Do Banking Regulations Need Reform?

Commentary & Community

Do Banking Regulations Need Reform?

 

In the wake of the Wells Fargo scandal, banking regulation has become a top issue in Pennsylvania’s Senate race. Senator Pat Toomey, who sits on the Senate Banking Committee, plays a large role in setting the rules governing how banks handle our money and overseeing regulations on banks. His challenger, Katie McGinty, has been denouncing the senator’s actions in these areas.

 

One of the key points of disagreement is the Consumer Financial Protection Bureau (CFPB), an agency established by the Dodd-Frank law passed in the wake of the Great Recession. According to McGinty, “Toomey has been working overtime to bust not the banks but the protection bureau. I think those priorities are a little upside-down, and I don't think we're going to take it anymore.”

 

The basis for this attack is Senator Toomey’s support for changing the way the CFPB operates. He has backed amendments and legislation that would change the funding mechanism for the agency. Currently, the CFPB receives funding through an independent account in the Federal Reserve. Other federal agencies are funded through the appropriations process, whereby Congress and the president allocate money on a yearly basis for their operations. The CFPB is exempt from this process, and Congress has no authority to review the budget set by the CFPB’s director.

 

Senator Toomey would like the CFPB to be treated like any other federal agency – Congress and the president set the agency’s budget. The Heritage Foundation points out that “the bureau’s independence from congressional appropriations or budgetary review prevents Congress from exercising its key means of oversight: the power of the purse.”  Critics of congressional control of agency funding say that this is a means to weaken the agency: “This would not only give Republicans an opportunity to slash the bureau's funding, but to leverage its budgeting control to pressure the agency against cracking down on lenders.”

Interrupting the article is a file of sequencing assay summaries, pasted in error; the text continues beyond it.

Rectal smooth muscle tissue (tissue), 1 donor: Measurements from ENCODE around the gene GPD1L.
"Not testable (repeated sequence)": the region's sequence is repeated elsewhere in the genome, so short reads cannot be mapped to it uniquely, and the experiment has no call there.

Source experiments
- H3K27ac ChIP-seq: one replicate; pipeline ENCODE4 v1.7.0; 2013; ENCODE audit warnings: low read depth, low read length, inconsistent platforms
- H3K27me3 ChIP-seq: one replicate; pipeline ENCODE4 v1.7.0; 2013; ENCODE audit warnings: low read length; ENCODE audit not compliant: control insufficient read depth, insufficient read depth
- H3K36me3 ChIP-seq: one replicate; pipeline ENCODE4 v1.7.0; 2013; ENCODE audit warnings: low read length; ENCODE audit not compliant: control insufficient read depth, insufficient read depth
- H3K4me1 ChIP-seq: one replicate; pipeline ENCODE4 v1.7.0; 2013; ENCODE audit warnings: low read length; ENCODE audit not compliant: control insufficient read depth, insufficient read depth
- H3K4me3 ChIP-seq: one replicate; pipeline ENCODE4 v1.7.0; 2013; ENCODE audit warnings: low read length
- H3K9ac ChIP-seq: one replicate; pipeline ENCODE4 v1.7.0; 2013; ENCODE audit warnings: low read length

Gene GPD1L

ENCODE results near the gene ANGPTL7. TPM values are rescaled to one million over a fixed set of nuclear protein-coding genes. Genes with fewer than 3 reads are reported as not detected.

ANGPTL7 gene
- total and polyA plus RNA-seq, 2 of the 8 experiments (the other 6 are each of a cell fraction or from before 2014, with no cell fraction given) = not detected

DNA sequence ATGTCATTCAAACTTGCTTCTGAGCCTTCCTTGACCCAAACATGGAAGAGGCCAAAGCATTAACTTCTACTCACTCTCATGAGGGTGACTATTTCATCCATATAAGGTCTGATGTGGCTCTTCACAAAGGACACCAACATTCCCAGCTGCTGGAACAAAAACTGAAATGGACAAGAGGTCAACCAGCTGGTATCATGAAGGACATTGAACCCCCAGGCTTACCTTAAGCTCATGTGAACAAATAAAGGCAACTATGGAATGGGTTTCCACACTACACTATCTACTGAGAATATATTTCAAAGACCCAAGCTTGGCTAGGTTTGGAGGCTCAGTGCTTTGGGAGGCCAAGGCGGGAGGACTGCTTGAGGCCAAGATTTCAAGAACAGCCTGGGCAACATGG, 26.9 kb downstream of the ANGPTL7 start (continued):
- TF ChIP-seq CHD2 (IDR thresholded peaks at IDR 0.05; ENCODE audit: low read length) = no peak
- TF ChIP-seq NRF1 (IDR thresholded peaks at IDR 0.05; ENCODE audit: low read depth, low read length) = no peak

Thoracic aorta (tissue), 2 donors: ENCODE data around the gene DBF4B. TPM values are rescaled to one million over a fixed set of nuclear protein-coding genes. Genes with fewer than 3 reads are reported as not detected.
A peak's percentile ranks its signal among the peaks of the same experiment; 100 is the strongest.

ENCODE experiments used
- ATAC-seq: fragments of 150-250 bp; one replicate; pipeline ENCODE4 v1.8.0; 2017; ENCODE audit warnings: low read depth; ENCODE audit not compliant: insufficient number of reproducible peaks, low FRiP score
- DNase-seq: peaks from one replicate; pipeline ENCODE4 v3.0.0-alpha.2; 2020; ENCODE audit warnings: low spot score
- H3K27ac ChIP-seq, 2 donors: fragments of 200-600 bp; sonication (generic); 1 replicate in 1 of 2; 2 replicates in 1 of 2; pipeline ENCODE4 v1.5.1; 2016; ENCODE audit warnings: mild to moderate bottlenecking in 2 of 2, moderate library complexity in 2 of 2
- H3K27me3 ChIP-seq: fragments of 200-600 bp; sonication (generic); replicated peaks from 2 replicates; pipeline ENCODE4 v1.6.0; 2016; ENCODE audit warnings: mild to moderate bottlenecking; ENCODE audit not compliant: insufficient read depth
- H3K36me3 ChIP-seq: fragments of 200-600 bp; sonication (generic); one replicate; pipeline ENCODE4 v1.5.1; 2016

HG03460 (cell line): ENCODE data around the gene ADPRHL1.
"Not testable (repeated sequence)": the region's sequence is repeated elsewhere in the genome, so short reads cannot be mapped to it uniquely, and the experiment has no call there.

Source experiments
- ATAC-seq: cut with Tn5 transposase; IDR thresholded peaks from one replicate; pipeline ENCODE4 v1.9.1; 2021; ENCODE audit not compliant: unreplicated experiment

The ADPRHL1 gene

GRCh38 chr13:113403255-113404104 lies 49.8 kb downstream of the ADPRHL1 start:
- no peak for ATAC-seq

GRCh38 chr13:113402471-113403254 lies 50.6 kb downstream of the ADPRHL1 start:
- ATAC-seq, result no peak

The structure of the CFPB has also come under attack by Senator Toomey. He would like to replace the director of the agency with a bipartisan board to govern it.

 

As you may expect, Senator Toomey disagrees with McGinty’s characterization of the issue. He contends that his reform proposals will make the agency operate better. “The CFPB is completely unaccountable,” he said in 2015. “It is unique among enormously powerful regulators in having no accountability to Congress. It has exceeded its authority in part because it's not subject to congressional oversight. And it's frankly outrageous that they are able to operate with the budget that they have and with the latitude they have without having to come to Congress for this oversight.”

 

Do you agree with Sen. Toomey that the CFPB is in need of reform and should be overseen by Congress? Or is Katie McGinty right that these reform proposals are designed to weaken the agency?

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